When doctors at Lutheran Medical Center in Wheat Ridge are treating a patient who suffered from a stroke, they’ll be armed with a new technology that they expect to increase quality of stroke care. …
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When doctors at Lutheran Medical Center in Wheat Ridge are treating a patient who suffered from a stroke, they’ll be armed with a new technology that they expect to increase quality of stroke care.
The medical center hosted a ribbon cutting ceremony to celebrate its new, state-of-the-art biplane angiography system. The technology has two cameras that shows doctors detailed, real-time 3-D images of blood vessels and soft tissue of a patient.
Being able to see those things will help doctors treating a patient who suffered from strokes like an ischemic stroke or a hemorrhagic stroke. Patients suffer from an ischemic stroke when an artery to the brain is blocked, and a hemorrhagic stroke occurs when a weakened vessel ruptures and bleeds into the brain.
Lutheran Medical Center officials expect their newest tool to help doctors be timelier and more precise of a diagnosis, leading to patients having a greater chance of survival and being able to regain cognitive and physical abilities.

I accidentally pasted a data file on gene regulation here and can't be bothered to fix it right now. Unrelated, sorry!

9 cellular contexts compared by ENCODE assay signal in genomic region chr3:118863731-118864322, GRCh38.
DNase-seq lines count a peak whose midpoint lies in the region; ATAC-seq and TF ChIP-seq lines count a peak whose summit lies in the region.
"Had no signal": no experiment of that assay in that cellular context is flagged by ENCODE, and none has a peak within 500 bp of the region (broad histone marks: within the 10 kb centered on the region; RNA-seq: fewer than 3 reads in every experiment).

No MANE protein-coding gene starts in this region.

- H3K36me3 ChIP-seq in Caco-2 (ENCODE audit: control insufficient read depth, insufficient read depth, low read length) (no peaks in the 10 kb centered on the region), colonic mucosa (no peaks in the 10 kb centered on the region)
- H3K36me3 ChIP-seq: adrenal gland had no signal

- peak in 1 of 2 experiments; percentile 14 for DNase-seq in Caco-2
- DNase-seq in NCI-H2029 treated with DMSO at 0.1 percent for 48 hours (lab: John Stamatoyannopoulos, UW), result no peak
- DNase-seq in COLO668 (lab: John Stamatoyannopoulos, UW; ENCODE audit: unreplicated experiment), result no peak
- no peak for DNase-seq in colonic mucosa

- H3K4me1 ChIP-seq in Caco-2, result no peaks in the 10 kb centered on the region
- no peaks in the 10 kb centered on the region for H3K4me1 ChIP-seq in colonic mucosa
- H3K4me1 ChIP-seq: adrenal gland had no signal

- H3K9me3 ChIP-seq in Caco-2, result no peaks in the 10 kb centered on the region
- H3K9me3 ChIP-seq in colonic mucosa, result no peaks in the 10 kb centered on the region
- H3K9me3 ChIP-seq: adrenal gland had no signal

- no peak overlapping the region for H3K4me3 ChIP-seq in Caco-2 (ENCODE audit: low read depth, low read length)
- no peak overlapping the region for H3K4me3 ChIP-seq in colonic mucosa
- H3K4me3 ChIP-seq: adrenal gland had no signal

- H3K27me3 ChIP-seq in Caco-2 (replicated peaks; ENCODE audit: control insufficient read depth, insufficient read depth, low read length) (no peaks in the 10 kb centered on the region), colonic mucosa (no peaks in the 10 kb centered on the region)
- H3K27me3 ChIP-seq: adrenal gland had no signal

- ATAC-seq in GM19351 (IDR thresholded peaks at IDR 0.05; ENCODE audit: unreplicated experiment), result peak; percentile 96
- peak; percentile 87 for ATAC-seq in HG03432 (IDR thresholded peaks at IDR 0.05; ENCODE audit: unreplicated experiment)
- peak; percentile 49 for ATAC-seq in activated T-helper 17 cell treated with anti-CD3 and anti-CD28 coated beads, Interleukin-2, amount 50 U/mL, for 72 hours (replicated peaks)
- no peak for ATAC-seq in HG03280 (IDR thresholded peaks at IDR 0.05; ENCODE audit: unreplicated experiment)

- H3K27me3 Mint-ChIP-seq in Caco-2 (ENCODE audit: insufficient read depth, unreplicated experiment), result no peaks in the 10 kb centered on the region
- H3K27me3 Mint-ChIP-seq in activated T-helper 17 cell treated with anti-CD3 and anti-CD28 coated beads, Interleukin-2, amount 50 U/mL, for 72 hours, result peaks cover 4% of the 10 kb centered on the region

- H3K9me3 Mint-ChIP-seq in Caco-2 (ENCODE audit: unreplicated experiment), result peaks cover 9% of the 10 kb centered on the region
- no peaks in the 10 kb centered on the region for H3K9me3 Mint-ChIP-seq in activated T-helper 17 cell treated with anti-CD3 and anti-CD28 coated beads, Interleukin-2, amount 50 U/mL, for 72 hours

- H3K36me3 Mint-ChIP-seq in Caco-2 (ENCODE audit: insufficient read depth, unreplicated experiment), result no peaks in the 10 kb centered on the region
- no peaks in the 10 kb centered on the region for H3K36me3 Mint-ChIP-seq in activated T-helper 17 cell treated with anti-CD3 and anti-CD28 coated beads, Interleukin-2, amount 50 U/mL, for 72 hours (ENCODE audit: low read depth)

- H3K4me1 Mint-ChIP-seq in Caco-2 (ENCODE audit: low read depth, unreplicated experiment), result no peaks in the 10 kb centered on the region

“This is going to be the best piece of equipment in the state. That’s really important when you’re doing what we’re doing with this comprehensive stroke strategy,” President and CEO of Lutheran Medical Center Grant Wicklund said. “It’s going to save a lot of people’s lives and mobility.”
The new technology will also assist doctors when they are placing catheters through the brain, a tube that can be used when performing a surgery. The medical center also expects the technology to be able to assist with neuro coiling, a procedure that blocks blood flow to an aneurysm. The American Stroke Association says an aneurysm is one of two types of weakened blood vessels that usually cause a hemorrhagic stroke.
According to the Colorado Vital Records database, 245 Jefferson County residents died of a cerebrovascular disease, which includes a stroke, in 2016.
“This is a really exciting time for us at Lutheran. We’re already doing exceptional work around stroke, and this allows us to go to the next level,” said Scott Miner. Miner is a doctor and works in emergency medicine.
The 3-D technology will also be used to diagnose and treat the brain, neck tumors and other neurological conditions.
Lutheran Medical Center received Healthgrades America’s 50 Best Hospitals Award in 2018. It is owned by SCL Health, a nonprofit healthcare organization that owns hospitals in Colorado and Montana.
“It was pretty obvious that Lutheran was the facility within (SCL Health) that was ready to take the next step and go forward with treating patients with neurovascular disease at the next level. We have all of the capabilities to do that,” said Ian Kandinsky, a medical doctor who works in neuroradiology and medical imaging.
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